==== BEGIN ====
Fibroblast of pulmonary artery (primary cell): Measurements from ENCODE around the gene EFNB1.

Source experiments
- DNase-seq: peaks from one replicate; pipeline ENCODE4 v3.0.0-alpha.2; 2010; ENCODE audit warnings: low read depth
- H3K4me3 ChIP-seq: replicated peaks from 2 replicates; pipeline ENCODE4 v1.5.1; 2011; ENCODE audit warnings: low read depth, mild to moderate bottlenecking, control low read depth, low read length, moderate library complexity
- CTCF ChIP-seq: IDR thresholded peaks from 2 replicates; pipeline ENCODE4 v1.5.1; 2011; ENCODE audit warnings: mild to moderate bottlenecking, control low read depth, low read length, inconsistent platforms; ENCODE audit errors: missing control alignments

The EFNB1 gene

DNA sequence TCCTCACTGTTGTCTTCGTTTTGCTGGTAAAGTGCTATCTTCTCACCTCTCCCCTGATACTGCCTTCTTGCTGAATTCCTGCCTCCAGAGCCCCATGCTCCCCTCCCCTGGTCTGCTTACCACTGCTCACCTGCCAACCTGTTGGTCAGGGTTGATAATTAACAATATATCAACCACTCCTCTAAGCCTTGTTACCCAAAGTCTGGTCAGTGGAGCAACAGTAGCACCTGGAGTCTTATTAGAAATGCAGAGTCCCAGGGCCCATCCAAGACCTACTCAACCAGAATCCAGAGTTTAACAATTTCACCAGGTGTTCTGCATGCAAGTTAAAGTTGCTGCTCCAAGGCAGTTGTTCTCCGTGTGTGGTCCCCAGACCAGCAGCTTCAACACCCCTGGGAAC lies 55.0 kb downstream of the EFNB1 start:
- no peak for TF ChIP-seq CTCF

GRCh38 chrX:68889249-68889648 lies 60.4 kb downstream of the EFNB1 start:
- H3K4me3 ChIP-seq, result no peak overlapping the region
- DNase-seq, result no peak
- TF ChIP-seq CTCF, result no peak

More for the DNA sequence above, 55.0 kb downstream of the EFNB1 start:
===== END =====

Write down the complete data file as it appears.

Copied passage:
Fibroblast of pulmonary artery (primary cell): Measurements from ENCODE around the gene EFNB1.

Source experiments
- DNase-seq: peaks from one replicate; pipeline ENCODE4 v3.0.0-alpha.2; 2010; ENCODE audit warnings: low read depth
- H3K4me3 ChIP-seq: replicated peaks from 2 replicates; pipeline ENCODE4 v1.5.1; 2011; ENCODE audit warnings: low read depth, mild to moderate bottlenecking, control low read depth, low read length, moderate library complexity
- CTCF ChIP-seq: IDR thresholded peaks from 2 replicates; pipeline ENCODE4 v1.5.1; 2011; ENCODE audit warnings: mild to moderate bottlenecking, control low read depth, low read length, inconsistent platforms; ENCODE audit errors: missing control alignments

The EFNB1 gene

DNA sequence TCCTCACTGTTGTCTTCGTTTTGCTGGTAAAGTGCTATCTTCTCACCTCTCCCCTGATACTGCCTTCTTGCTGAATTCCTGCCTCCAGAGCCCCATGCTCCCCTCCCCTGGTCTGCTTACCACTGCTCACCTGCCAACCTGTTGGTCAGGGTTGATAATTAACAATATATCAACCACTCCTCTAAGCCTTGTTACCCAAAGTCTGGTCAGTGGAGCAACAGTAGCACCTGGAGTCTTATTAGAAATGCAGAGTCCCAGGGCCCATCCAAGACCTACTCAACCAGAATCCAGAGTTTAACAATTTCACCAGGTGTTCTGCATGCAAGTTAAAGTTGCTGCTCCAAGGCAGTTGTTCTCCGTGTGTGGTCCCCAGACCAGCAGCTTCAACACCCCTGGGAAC lies 55.0 kb downstream of the EFNB1 start:
- no peak for TF ChIP-seq CTCF

GRCh38 chrX:68889249-68889648 lies 60.4 kb downstream of the EFNB1 start:
- H3K4me3 ChIP-seq, result no peak overlapping the region
- DNase-seq, result no peak
- TF ChIP-seq CTCF, result no peak

More for the DNA sequence above, 55.0 kb downstream of the EFNB1 start: